Calcutta in West Bengal, India, is one of those cities in Asia that you will either love or hate. Love it for its culture, arts and festivals; hate it for the scorching heat and pollution. Weather in Calcutta is representative of the tropical wet-and-dry climate that is typical of Asian countries. The heat and humidity could be too much for most Western tourists. There are also occasional rains that make things more sticky and uncomfortable.
The warmest months are in summer, which reaches its peak in May and June. Summer temperatures could go beyond 40 °C. The hottest it’s been was recorded at 41.7°C and the coolest summer day is a scorching 38°C. Most locals try to enjoy the heat since stormy days can be much worse. Tourists try to get by, but it is best to stay indoors with the AC on and drink plenty of water to stay hydrated. May is the hottest month of the year.
In June, a hot and extremely humid day could turn wet all of a sudden since spells of heavy rains could lash the city anytime. It is very unpredictable but many enjoy the rains since they provide relief from the humid heat. Monsoon rains normally start to pour in June and may last until September. The heaviest rains, thunderstorms and hailstorms usually strike in June. Annual average rainfall is 1,582 mm. The rains are expected to stop in October, which is why the best months to visit Calcutta are from October to March.
Calcutta climate turns cool and pleasant in winter, specifically from December until the middle of February. Average winter temperatures range from 19 °C to 30 °C, while the coldest days may dip to a low 14°C to 9°C. The lowest it’s been in this part of the world is 5°C. January is the coldest month.
Meanwhile, one of the most important concerns of the city is air pollution. High humidity is compounded by harmful sulfur dioxide and nitrogen dioxide. The city suffers from severe air pollution like most parts of India, largely due to the rising number of automobiles and industrial facilities. It is a crucial social concern that’s resulting to a number of lung cancer cases and other pollution-related respiratory ailments.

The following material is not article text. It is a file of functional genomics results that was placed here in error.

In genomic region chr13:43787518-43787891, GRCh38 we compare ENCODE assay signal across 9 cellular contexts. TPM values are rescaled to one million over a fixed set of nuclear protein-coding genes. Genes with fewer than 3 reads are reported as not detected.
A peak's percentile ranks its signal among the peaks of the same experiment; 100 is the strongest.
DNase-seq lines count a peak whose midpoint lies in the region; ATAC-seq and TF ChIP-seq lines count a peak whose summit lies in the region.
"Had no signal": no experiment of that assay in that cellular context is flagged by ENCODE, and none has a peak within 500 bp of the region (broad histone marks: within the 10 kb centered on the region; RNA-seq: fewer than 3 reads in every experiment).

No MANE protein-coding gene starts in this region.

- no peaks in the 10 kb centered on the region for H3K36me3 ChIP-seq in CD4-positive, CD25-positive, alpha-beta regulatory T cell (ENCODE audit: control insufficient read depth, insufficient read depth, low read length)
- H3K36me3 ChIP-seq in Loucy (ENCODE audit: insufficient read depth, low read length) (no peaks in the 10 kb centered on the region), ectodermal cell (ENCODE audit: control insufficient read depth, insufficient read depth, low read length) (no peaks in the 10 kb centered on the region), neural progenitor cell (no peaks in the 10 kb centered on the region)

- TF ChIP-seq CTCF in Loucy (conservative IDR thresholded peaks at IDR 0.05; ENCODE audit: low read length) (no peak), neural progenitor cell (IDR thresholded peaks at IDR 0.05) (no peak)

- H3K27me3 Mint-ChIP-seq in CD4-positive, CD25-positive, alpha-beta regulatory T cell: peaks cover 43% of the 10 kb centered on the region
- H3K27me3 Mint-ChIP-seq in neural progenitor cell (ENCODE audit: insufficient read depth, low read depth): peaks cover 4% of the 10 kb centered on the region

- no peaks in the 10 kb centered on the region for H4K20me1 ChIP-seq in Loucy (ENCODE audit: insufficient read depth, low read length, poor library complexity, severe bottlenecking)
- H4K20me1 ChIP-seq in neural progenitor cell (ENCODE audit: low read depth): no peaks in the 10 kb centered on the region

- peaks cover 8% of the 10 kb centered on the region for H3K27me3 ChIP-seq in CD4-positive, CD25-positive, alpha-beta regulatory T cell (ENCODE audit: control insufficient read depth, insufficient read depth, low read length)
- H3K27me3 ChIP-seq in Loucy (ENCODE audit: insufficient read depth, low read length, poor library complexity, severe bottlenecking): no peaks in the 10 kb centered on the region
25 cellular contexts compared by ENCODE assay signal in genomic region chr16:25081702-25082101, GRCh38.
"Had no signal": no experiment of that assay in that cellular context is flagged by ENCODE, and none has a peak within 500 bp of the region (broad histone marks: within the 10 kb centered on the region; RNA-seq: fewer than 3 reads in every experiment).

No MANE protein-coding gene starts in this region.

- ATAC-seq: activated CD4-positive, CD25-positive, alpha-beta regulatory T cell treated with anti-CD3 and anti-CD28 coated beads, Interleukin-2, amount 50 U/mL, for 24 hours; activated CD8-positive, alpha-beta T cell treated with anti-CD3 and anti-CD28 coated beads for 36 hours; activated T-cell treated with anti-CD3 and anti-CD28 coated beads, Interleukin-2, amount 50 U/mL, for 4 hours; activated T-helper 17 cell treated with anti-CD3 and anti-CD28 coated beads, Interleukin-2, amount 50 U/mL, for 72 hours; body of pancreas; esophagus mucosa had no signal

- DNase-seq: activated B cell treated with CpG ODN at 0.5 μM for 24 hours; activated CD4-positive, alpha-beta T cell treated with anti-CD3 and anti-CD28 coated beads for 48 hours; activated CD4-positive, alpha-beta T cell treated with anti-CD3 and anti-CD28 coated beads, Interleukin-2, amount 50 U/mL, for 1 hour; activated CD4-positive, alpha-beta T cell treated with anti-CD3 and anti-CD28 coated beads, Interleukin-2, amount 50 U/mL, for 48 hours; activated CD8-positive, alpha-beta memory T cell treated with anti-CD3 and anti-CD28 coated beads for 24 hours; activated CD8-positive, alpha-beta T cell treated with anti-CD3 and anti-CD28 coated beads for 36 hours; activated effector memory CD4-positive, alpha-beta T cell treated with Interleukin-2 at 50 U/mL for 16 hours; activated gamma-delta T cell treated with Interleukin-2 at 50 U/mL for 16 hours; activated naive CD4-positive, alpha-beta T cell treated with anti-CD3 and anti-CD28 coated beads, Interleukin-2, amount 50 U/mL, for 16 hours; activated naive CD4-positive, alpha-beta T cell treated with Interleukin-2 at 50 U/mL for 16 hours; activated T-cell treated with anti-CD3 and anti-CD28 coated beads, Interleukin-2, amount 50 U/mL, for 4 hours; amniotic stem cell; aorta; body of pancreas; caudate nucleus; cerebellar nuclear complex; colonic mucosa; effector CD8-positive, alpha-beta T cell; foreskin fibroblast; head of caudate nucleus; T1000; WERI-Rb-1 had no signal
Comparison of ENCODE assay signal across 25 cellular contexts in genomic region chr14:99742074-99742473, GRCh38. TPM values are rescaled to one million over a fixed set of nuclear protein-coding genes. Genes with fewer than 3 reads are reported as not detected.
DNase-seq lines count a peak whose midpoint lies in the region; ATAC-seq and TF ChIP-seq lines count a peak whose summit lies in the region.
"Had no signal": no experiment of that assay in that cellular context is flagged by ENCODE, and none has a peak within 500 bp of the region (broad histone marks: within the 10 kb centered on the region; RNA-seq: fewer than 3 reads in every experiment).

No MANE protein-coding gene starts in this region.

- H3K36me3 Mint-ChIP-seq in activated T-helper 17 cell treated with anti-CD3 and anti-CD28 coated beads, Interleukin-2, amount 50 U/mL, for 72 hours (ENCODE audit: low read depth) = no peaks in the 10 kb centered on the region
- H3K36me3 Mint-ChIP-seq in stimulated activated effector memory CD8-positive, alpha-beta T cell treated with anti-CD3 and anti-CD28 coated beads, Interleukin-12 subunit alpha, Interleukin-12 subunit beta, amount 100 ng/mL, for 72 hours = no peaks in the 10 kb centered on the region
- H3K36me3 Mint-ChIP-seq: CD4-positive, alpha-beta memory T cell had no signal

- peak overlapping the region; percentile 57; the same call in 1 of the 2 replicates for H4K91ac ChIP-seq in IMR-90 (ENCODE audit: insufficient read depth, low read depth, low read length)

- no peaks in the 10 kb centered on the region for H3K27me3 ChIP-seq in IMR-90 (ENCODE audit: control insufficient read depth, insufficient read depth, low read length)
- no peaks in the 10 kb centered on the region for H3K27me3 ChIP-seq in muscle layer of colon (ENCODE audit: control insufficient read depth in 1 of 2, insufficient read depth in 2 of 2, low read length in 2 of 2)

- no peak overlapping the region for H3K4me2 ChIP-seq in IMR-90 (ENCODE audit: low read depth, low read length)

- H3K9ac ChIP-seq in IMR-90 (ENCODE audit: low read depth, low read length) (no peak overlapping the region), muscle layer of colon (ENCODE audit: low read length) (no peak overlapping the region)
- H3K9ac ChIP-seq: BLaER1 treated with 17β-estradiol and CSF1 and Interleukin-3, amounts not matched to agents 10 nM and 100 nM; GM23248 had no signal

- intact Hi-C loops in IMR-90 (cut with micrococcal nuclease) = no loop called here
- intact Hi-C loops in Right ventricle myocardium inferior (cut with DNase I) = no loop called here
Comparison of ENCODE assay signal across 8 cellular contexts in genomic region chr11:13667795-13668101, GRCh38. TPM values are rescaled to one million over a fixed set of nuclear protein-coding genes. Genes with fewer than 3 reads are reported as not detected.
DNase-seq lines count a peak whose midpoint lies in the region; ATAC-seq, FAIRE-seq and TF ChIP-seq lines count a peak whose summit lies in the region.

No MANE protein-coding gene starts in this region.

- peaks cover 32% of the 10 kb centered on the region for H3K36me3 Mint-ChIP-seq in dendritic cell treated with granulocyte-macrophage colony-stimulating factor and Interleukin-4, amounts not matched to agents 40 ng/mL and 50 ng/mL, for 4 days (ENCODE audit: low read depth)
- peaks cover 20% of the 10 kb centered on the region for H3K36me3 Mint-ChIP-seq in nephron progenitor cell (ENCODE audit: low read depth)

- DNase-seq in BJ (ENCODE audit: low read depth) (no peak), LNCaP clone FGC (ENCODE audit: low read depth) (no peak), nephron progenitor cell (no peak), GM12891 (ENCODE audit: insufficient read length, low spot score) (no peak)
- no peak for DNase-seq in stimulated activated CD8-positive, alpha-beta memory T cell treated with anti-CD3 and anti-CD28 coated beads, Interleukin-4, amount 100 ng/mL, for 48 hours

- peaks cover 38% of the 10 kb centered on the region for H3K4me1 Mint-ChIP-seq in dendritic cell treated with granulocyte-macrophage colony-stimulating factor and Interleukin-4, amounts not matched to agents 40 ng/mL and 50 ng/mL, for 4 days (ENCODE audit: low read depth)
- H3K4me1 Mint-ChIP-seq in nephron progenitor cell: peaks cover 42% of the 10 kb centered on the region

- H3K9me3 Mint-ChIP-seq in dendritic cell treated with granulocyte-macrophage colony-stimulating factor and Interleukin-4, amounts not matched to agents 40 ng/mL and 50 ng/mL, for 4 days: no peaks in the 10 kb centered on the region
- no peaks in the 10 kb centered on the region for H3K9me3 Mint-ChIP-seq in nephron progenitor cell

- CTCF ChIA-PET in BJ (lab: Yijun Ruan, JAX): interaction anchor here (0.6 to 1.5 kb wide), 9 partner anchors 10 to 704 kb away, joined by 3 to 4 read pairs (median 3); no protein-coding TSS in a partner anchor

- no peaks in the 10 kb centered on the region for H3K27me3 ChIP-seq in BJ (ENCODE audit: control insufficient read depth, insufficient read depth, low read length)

However, despite the city’s scorching heat and prevailing air pollution, the tourism industry does not seem to suffer at all. Local and international tourists come by the millions annually. The leading city attractions are the Marble Palace, Victoria Memorial and Howrah Bridge, which is an engineering marvel that connects Calcutta and Howra, as well as the Vidyasagar Setu Bridge that runs along the Hooghly River.
Other interesting national landmarks and historical structures among many others are the Town Hall (built in 1813), the Race Course (built in 1819), the Gothic-style Calcutta High Court (built in 1872), Indian Museum (built in 1877), Writer’s Building, which is the seat of the West Bengal Government, National Library, which is near the Zoological Gardens, and Nicco Park, considered by many as West Bengal’s Disneyland. Despite the scorching heat and sticky weather in Calcutta, there’s no stopping tourists from coming to see these amazing city attractions.